Tovi, the original founder, had a prodigal son, named Athelstan, who squandered his father's great estates ‘so that by some transaction this place returned to the crown.’
and ‘the lands thereabouts’ from Edward
the Confessor, his brother-in-law, and in gratitude for his wonderful cure by the ‘holy cross’ ‘immediately built and endowed there a monastery.’
He bestowed seventeen manors upon the Dean
and Canons, for their support.
Most historians state that Harold
was killed at the battle of Hastings
, and interred in Waltham Abbey
, where for a long period a tomb said to be his was pointed out. There was, however, a tradition that he escaped alive from the battle, and lived in religious seclusion at Chester
William the Conqueror took from the church many of its valuables, plate, gems, and rich vestments, but did not disturb the estates or revenues.
Matilda, the first wife of Henry I., ‘gave to the clerks of Waltham
the mill of that place, then a valuable benefaction,’ and Adelais, his second wife, ‘bestowed on them all the tithes of Waltham
Their unbounded prosperity was their destruction, for ‘Henry
utterly dissolved the foundation of dean and eleven canons at Waltham
, on account of the lewdness and debauchery of their lives.’
On the eve of Pentecost
, 1177, this King, in company with a number of bishops, visited Waltham
and established a new church, with sixteen regular canons of the Order of St. Augustine
, which was declared exempt from episcopal jurisdiction, and still remains exempt from the Archdeacon
It was first dedicated to the Holy Cross
, and afterwards to St. Lawrence.
confirmed by his charter their right to lands given by Harold
and others, and added the manors of Siwardston and Epping
, using the remarkable expression, that it was fit that ‘Christ, his spouse, should have a new dowry
Richard I. gave a new charter, confirming former grants, and
bestowed on the canons ‘his whole manor at Waltham
, with the great wood and park, called Harold
's Park, three hundred acres of assart7
land, the market of Waltham
, the village of Nasing, a member of Waltham
, and one hundred and sixty acres of assart land there,—they paying yearly to his exchequer £ 60 in lieu of all services.’
He subsequently made further additions to their property, and they obtained valuable grants from other benefactors during his reign.
To avoid the expenses of a court Henry III.
frequently took up his residence at Waltham Abbey
, and to reward the hospitality of his entertainers, he granted them the right to hold a fair annually for seven days. Subsequently two fairs8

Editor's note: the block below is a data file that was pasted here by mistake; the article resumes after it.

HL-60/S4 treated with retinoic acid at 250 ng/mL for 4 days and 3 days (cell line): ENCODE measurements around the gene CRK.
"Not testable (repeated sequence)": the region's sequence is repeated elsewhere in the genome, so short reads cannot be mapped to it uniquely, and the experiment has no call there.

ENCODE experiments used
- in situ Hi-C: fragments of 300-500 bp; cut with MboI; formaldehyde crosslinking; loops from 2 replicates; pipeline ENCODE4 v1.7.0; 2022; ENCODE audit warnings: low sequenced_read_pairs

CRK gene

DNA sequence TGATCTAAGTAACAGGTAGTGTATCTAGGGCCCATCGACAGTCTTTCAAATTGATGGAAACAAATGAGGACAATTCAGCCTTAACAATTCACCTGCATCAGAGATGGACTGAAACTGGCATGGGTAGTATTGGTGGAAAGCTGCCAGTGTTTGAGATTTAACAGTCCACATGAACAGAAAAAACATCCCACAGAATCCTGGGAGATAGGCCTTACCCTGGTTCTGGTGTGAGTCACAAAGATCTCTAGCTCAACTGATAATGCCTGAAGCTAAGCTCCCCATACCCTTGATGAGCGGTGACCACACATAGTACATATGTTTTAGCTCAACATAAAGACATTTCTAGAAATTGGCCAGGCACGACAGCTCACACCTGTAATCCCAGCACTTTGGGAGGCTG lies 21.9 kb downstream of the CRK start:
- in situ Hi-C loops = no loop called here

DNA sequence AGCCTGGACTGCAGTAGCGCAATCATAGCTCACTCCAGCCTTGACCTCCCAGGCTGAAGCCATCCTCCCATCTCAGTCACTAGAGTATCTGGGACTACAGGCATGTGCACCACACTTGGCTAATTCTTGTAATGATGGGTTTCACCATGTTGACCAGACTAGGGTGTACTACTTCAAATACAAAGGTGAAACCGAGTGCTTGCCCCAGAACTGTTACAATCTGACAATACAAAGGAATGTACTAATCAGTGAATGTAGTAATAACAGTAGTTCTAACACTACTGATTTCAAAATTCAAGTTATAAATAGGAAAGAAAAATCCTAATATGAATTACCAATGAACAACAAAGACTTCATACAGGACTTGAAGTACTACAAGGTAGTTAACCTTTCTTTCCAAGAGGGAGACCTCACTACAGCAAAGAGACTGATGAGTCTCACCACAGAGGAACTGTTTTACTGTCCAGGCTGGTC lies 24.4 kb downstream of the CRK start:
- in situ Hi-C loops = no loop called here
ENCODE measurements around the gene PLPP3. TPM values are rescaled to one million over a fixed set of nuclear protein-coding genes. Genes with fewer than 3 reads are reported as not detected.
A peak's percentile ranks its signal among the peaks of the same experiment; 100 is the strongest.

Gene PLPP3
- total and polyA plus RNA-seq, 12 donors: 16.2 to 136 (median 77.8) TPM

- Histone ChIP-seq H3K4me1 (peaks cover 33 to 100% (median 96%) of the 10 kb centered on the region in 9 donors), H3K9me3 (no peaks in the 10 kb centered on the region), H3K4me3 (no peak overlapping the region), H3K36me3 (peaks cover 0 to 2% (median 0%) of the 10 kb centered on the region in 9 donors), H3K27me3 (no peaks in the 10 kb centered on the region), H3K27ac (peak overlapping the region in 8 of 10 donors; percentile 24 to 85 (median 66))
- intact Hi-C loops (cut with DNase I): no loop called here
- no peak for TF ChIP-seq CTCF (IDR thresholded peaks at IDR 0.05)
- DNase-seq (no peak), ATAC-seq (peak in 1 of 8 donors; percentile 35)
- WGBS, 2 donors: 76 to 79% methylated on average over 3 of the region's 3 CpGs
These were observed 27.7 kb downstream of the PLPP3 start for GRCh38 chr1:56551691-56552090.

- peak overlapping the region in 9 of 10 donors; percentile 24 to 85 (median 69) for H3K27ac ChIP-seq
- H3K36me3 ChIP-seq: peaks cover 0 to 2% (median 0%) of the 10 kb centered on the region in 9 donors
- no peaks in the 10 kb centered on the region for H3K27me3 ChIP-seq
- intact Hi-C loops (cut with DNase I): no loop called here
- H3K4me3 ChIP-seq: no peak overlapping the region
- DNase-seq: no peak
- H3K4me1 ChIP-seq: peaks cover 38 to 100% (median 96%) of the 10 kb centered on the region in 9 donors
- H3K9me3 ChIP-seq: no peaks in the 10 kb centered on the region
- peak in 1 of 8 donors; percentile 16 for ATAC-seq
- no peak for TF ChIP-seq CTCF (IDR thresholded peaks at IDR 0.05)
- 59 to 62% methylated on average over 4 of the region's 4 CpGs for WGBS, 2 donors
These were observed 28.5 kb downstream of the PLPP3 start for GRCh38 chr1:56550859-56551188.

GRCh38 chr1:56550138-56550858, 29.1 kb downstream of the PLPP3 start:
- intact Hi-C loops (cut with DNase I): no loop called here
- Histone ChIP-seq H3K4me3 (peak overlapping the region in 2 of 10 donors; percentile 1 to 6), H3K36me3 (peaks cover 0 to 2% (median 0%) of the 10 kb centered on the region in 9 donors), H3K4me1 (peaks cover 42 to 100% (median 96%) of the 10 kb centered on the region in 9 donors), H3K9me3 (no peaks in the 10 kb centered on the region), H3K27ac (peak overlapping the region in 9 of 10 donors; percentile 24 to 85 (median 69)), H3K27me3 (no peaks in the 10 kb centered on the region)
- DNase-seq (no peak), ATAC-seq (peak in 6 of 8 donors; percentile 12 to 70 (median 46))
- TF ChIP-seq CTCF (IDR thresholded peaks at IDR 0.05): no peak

were held, each continuing one day, the first on the third of May, O. S., the Invention of the Cross; and the other on the fourteenth of September, O. S., the Exaltation of the Cross.
He also bestowed on it many rich gifts.
‘From his time it became so distinguished by royal and noble benefactors, as to rank with the most opulent establishments in the kingdom.’
In 1242, it was again solemnly dedicated, probably in consequence of additions being then made to the original buildings, of which Our Lady's Chapel
, on the south side, now and for many years used as a school-room, may have formed a part.
The buildings of Waltham Abbey
once covered many acres.
The engravings from which our views are taken were made in 1834. One represents the nave
of the Abbey Church
, with an attached chapel on the south side, called the Lady Chapel
. There then stood in the burial-ground a very fine, widely-spreading elm, the trunk of which, at several feet above the earth, measured seventeen and a half feet in circumference.
, a massive stone fabric, embattled and supported by strong buttresses, stands at the west end of the church.
It is eighty-six feet in height, and was erected about the year 1558.
‘The Lady Chapel
, which is probably of Henry the Third's time, is supported by graduated buttresses, ornamented with elegantly formed niches.
Beneath it is a crypt (now a charnel house), “the fairest,” says Fuller
, “that ever I saw,” the roof of which is sustained by groined arches.’9
The other view represents a small Bridge and Gateway
a little to the northward of the Abbey Mills
The gateway is of stone repaired with bricks of remarkably large size.
‘It has two pointed arches, a larger and a smaller one; the outer mouldings of the large arch rest on corbels, formed by two demi-angels supporting shields, on which (but much corroded), are the royal arms of Edward
the Third's time, viz.: France
With the modern pronunciation of the name, Wal-tham, instead of Walt-ham (Walt-'um),